Some Facts about Persons with Disabilities
Around 10 per cent of the world’s population, or 650 million people, live with a disability. They are the world’s largest minority.
This figure is increasing through population growth, medical advances and the ageing process, says the World Health Organization (WHO).
In countries with life expectancies over 70 years, individuals spend on average about 8 years, or 11.5 per cent of their life span, living with disabilities.
Eighty per cent of persons with disabilities live in developing countries, according to the UN Development Programme (UNDP).
Disability rates are significantly higher among groups with lower educational attainment in the countries of the Organisation for Economic Co-operation and Development (OECD), says the OECD Secretariat. On average, 19 per cent of less educated people have disabilities, compared to 11 per cent among the better educated.
In most OECD countries, women report higher incidents of disability than men.
The World Bank estimates that 20 per cent of the world’s poorest people are disabled, and tend to be regarded in their own communities as the most disadvantaged.
Women with disabilities are recognized to be multiply disadvantaged, experiencing exclusion on account of their gender and their disability.
Women and girls with disabilities are particularly vulnerable to abuse. A small 2004 survey in Orissa, India, found that virtually all of the women and girls with disabilities were beaten at home, 25 per cent of women with intellectual disabilities had been raped and 6 per cent of disabled women had been forcibly sterilized.
According to UNICEF, 30 per cent of street youths are disabled.
Mortality for children with disabilities may be as high as 80 per cent in countries where under-five mortality as a whole has decreased below 20 per cent, says the United Kingdom’s Department for International Development, adding that in some cases it seems as if children are being “weeded out”.
Comparative studies on disability legislation shows that only 45 countries have anti-discrimination and other disability-specific laws.
In the United Kingdom, 75 per cent of the companies of the FTSE 100 Index on the London Stock Exchange do not meet basic levels of web accessibility, thus missing out on more than $147 million in revenue.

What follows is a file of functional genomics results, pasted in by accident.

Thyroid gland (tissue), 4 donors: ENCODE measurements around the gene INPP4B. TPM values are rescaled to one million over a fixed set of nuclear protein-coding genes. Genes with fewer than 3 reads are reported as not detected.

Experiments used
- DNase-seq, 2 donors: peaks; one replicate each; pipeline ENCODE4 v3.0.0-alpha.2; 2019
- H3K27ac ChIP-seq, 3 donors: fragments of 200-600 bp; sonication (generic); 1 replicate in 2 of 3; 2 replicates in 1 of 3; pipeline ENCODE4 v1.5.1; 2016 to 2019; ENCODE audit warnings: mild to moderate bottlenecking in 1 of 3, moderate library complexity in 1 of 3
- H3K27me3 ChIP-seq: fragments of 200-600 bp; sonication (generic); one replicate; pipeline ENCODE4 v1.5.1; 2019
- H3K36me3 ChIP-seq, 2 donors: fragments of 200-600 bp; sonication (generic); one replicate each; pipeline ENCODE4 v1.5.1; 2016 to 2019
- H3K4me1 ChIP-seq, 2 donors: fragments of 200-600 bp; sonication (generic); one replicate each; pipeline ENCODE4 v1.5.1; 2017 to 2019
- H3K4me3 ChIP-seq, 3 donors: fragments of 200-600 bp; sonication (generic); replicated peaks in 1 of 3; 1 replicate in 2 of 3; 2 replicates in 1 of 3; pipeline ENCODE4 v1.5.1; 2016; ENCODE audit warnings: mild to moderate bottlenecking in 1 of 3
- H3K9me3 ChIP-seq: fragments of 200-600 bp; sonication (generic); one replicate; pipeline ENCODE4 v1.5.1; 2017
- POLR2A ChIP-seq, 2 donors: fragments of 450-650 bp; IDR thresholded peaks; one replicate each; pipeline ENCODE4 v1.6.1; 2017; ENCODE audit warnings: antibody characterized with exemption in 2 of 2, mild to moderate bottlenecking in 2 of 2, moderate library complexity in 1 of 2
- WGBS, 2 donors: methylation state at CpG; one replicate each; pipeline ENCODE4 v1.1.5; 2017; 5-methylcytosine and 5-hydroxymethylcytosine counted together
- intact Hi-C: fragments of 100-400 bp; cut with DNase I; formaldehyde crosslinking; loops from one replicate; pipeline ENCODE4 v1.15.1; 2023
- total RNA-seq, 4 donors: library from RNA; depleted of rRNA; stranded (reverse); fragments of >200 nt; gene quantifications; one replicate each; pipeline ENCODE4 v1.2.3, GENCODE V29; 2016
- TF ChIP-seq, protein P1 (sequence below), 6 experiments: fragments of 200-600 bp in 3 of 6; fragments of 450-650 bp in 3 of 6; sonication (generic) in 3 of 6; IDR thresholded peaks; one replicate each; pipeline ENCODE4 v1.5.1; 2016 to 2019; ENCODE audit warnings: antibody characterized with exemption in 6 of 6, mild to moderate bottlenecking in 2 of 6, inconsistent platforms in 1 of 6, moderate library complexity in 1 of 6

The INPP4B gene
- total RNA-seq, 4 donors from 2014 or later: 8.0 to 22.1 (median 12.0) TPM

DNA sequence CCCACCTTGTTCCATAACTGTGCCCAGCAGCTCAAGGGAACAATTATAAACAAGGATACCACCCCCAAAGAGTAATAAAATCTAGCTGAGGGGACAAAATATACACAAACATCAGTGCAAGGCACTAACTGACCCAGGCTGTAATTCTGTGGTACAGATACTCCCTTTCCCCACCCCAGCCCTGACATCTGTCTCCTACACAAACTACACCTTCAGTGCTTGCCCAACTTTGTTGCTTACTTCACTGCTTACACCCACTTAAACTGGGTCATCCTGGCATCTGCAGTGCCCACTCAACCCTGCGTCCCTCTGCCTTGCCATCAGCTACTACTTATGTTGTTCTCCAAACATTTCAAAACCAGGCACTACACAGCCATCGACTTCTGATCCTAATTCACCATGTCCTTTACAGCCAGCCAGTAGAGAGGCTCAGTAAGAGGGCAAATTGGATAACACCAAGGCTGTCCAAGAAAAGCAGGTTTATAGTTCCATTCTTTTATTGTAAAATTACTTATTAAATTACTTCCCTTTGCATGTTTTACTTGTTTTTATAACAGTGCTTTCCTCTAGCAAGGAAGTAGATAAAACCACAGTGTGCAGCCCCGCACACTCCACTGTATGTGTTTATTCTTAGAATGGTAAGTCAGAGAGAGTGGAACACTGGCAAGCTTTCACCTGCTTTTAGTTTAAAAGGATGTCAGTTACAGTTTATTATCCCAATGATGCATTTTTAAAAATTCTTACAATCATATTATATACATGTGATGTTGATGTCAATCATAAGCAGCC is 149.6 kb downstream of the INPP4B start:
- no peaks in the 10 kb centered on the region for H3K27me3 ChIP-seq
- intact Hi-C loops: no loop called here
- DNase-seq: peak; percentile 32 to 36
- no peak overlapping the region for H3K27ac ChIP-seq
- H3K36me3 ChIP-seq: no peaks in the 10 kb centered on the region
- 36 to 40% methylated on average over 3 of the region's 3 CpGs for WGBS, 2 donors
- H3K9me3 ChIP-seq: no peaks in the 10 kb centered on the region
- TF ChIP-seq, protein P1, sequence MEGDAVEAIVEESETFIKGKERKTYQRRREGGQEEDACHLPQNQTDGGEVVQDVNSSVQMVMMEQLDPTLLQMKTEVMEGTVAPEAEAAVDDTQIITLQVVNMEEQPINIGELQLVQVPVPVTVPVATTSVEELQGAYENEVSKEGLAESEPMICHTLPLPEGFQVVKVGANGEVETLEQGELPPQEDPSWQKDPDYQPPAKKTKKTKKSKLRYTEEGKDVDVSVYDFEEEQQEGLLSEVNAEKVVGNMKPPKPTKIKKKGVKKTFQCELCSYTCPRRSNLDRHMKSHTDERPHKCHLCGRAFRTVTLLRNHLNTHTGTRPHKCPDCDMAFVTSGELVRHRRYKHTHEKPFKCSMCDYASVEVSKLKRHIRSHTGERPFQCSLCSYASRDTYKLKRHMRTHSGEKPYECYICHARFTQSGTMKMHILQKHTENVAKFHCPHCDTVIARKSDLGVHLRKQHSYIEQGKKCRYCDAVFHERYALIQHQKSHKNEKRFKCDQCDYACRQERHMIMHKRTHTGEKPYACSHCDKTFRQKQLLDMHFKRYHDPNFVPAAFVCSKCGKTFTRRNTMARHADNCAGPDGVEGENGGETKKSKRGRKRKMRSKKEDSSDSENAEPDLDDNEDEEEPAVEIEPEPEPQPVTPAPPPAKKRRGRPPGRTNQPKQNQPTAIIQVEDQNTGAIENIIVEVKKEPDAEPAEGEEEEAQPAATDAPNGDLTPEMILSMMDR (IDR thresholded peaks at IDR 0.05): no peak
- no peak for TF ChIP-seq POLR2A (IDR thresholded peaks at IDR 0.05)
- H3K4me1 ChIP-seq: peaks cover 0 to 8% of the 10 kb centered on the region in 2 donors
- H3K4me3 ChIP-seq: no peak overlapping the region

Ninety per cent of children with disabilities in developing countries do not attend school, says UNESCO.
The global literacy rate for adults with disabilities is as low as 3 per cent, and 1 per cent for women with disabilities, according to a 1998 UNDP study.
In the OECD countries, students with disabilities in higher education remain under-represented, although their numbers are on the increase, says the OECD.
An estimated 386 million of the world’s working-age people are disabled, says the International Labour Organization (ILO). Unemployment among the disabled is as high as 80 per cent in some countries. Often employers assume that persons with disabilities are unable to work.
Even though persons with disabilities constitute a significant 5 to 6 per cent of India’s population, their employment needs remain unmet, says a study by India’s National Centre for Promotion of Employment for Disabled People, in spite of the “People with Disabilities” Act, which reserves for them 3 per cent of government jobs. Of the some 70 million people with disabilities in India, only about 100,000 have succeeded in obtaining employment in industry.
A 2004 United States survey found that only 35 per cent of working-age people with disabilities are in fact working, compared to 78 per cent of those without disabilities. Two-thirds of the unemployed, disabled respondents said they would like to work but could not find jobs.
A 2003 study by Rutgers University found that people with physical and mental disabilities continue to be vastly underrepresented in the U.S. workplace. One-third of the employers surveyed said that people with disabilities cannot effectively perform the required job tasks. The second most common reason given for not hiring the disabled was the fear of costly special facilities.
A U.S. survey of employers conducted in 2003 found that the cost of accommodations was only $500 or less; 73 per cent of employers reported that their employees did not require special facilities at all.
Companies report that employees with disabilities have better retention rates, reducing the high cost of turnover, says a 2002 U.S. study. Other American surveys reveal that after one year of employment, the retention rate of persons with disabilities is 85 per cent.
Thousands of people with disabilities have been successful as small business owners, according to the U.S. Department of Labor. The 1990 national census revealed that people with disabilities have a higher rate of self-employment and small business experience (12.2 per cent) than people without disabilities (7.8 per cent).
For every child killed in warfare, three are injured and permanently disabled.
In some countries, up to a quarter of disabilities result from injuries and violence, says WHO.
Persons with disabilities are more likely to be victims of violence or rape, according to a 2004 British study, and less likely to obtain police intervention, legal protection or preventive care.
Research indicates that violence against children with disabilities occurs at annual rates at least 1.7 times greater than for their non-disabled peers.